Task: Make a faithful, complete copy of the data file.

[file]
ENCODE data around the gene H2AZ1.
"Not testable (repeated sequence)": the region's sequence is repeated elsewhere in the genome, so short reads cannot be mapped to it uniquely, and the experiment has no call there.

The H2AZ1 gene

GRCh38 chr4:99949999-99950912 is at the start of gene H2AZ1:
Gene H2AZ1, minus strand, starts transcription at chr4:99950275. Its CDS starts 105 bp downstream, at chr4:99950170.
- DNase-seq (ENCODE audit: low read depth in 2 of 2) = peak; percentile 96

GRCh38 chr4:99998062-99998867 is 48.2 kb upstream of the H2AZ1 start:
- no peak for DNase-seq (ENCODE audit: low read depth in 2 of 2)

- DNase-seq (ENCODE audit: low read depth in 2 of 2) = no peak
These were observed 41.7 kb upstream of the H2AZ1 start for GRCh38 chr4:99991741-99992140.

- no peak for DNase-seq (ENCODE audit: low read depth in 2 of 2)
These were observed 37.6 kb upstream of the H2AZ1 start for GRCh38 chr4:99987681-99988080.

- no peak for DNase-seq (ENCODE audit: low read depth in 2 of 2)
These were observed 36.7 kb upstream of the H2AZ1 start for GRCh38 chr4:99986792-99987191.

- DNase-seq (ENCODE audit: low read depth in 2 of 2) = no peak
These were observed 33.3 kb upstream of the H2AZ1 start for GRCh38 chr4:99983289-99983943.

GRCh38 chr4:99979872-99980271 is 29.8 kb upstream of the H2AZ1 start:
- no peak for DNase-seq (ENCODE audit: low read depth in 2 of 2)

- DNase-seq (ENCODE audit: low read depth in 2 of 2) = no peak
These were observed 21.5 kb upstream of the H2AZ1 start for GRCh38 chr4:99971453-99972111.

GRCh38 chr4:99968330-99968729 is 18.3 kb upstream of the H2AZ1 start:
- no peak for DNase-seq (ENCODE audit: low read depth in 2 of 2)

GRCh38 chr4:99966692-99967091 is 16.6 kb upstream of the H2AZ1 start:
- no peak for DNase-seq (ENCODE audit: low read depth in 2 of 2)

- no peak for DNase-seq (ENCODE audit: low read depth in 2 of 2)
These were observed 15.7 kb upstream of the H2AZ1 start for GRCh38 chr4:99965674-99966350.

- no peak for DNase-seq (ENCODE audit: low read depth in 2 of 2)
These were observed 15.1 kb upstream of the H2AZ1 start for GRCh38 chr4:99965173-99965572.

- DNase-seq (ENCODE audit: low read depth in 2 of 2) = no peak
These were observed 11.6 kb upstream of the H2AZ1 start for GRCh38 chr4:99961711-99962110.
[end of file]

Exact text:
ENCODE data around the gene H2AZ1.
"Not testable (repeated sequence)": the region's sequence is repeated elsewhere in the genome, so short reads cannot be mapped to it uniquely, and the experiment has no call there.

The H2AZ1 gene

GRCh38 chr4:99949999-99950912 is at the start of gene H2AZ1:
Gene H2AZ1, minus strand, starts transcription at chr4:99950275. Its CDS starts 105 bp downstream, at chr4:99950170.
- DNase-seq (ENCODE audit: low read depth in 2 of 2) = peak; percentile 96

GRCh38 chr4:99998062-99998867 is 48.2 kb upstream of the H2AZ1 start:
- no peak for DNase-seq (ENCODE audit: low read depth in 2 of 2)

- DNase-seq (ENCODE audit: low read depth in 2 of 2) = no peak
These were observed 41.7 kb upstream of the H2AZ1 start for GRCh38 chr4:99991741-99992140.

- no peak for DNase-seq (ENCODE audit: low read depth in 2 of 2)
These were observed 37.6 kb upstream of the H2AZ1 start for GRCh38 chr4:99987681-99988080.

- no peak for DNase-seq (ENCODE audit: low read depth in 2 of 2)
These were observed 36.7 kb upstream of the H2AZ1 start for GRCh38 chr4:99986792-99987191.

- DNase-seq (ENCODE audit: low read depth in 2 of 2) = no peak
These were observed 33.3 kb upstream of the H2AZ1 start for GRCh38 chr4:99983289-99983943.

GRCh38 chr4:99979872-99980271 is 29.8 kb upstream of the H2AZ1 start:
- no peak for DNase-seq (ENCODE audit: low read depth in 2 of 2)

- DNase-seq (ENCODE audit: low read depth in 2 of 2) = no peak
These were observed 21.5 kb upstream of the H2AZ1 start for GRCh38 chr4:99971453-99972111.

GRCh38 chr4:99968330-99968729 is 18.3 kb upstream of the H2AZ1 start:
- no peak for DNase-seq (ENCODE audit: low read depth in 2 of 2)

GRCh38 chr4:99966692-99967091 is 16.6 kb upstream of the H2AZ1 start:
- no peak for DNase-seq (ENCODE audit: low read depth in 2 of 2)

- no peak for DNase-seq (ENCODE audit: low read depth in 2 of 2)
These were observed 15.7 kb upstream of the H2AZ1 start for GRCh38 chr4:99965674-99966350.

- no peak for DNase-seq (ENCODE audit: low read depth in 2 of 2)
These were observed 15.1 kb upstream of the H2AZ1 start for GRCh38 chr4:99965173-99965572.

- DNase-seq (ENCODE audit: low read depth in 2 of 2) = no peak
These were observed 11.6 kb upstream of the H2AZ1 start for GRCh38 chr4:99961711-99962110.